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UPDATE: Tax cut passes legislature

UPDATE: Legislators, working on Sunday, passed the conference report that will result in the largest tax cut in Mississippi history. HB 531 passed the House of Representatives on a 93-23 vote with all DeSoto County house members voting in favor of the conference report.

In the state Senate, the vote was 39-10 in favor, and again, all three DeSoto County state Senators supported the report.

It is expected to be signed into law by Gov. Tate Reeves, although he had pushed for a complete elimination of the income tax in Mississippi.

***Following is our report from Saturday that announced the conference report agreement and details more of what the bill includes.***

Legislative conferees in Jackson Saturday reached agreement on a plan that could provide Mississippi with the largest tax cut in the history of the state.  

Under the plan, the state could see a cut of more than $500 million over the next four years, if approved and signed by Gov. Tate Reeves.  

The current four percent bracket that now applies to the first $5,000 in taxed income would be eliminated.  

The plan would reduce the rate that applies to all income over $10,000 from five percent down to four percent in years two-through-four. 

The agreement now goes to each house of the Legislature, which must vote on the plan without amendments.  

“If passed and signed into law, the agreement reached between House and Senate leadership would represent the largest tax cut in Mississippi history,” said Empower Mississippi President Russ Latino in a news release. “It’s a good, responsible, conservative policy. Eliminating the current four percent bracket will provide immediate relief to working families. Creating a simple, lower flat tax will make us more competitive across the region and put money back into the pockets of the people who earned it. We’re hopeful the legislature will seize upon this historic agreement.”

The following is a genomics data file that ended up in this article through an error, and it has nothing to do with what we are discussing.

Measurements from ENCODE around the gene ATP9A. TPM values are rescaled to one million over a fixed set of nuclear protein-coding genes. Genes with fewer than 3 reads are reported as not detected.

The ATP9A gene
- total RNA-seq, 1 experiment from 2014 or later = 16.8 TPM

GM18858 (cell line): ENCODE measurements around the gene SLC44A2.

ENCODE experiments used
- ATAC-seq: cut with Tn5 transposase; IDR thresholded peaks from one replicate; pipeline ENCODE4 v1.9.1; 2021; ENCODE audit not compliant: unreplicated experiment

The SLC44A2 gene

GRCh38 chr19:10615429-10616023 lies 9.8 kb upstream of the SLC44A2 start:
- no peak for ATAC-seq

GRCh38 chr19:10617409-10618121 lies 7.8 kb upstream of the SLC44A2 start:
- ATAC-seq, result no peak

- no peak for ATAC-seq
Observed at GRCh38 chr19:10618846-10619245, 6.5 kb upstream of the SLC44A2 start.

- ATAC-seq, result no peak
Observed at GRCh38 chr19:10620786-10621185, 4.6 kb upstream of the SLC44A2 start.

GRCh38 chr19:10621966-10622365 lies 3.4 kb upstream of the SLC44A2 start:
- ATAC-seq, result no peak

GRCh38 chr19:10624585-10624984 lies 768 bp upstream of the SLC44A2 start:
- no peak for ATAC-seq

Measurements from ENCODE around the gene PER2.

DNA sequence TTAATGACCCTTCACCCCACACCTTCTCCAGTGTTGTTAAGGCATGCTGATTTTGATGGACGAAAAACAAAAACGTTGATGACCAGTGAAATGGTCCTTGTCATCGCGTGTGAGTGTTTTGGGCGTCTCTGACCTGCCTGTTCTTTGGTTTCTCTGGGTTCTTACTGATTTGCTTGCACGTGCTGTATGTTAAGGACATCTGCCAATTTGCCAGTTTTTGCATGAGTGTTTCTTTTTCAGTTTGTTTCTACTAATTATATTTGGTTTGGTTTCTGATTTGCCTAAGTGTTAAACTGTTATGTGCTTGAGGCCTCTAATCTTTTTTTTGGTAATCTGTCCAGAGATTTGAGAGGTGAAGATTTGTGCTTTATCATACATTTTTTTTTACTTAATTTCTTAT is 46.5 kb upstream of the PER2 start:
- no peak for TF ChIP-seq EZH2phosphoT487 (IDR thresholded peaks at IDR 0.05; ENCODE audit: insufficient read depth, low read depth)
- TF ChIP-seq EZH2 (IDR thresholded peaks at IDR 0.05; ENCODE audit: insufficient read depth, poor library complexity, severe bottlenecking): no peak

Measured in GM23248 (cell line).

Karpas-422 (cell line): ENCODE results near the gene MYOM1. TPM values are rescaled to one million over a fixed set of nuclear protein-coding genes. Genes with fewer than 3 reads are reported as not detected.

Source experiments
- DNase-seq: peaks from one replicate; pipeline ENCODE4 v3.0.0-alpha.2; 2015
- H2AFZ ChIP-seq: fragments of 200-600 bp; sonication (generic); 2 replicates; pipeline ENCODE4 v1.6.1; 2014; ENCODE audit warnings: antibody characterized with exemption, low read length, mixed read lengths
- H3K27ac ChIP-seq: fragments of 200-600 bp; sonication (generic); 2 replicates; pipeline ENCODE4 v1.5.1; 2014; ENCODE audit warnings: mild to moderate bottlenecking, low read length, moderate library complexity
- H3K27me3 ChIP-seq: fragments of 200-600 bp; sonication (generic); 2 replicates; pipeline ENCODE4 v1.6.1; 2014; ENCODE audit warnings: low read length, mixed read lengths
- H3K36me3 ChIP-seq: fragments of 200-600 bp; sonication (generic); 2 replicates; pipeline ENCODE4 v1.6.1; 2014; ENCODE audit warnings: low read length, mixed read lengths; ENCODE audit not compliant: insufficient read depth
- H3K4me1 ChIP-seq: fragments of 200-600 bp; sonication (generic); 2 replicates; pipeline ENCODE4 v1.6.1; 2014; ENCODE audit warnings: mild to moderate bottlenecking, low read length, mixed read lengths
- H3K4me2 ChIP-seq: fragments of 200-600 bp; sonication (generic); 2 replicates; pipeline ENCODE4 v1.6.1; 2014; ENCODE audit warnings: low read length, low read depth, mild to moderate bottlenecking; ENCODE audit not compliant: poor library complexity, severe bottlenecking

Empower Mississippi reports that, since the beginning of 2021, more than a dozen states have enacted tax reform. Louisiana recently reduced its top marginal income tax rate from six percent to 4.25 percent.

Gov. Tate Reeves, reacting to the news on Twitter, said the conference agreement is a good first step.

House Speaker Phillip Gunn also called the agreement “a good first step.”

Lt. Gov. Delbert Hosemann offered the following comments on the agreement. 

Lt. Gov. Delbert Hosemann statement on tax cut agreement

A vote on the conference report must come quickly, because the deadline for adoption of the plan this session is on Monday, March 28.  

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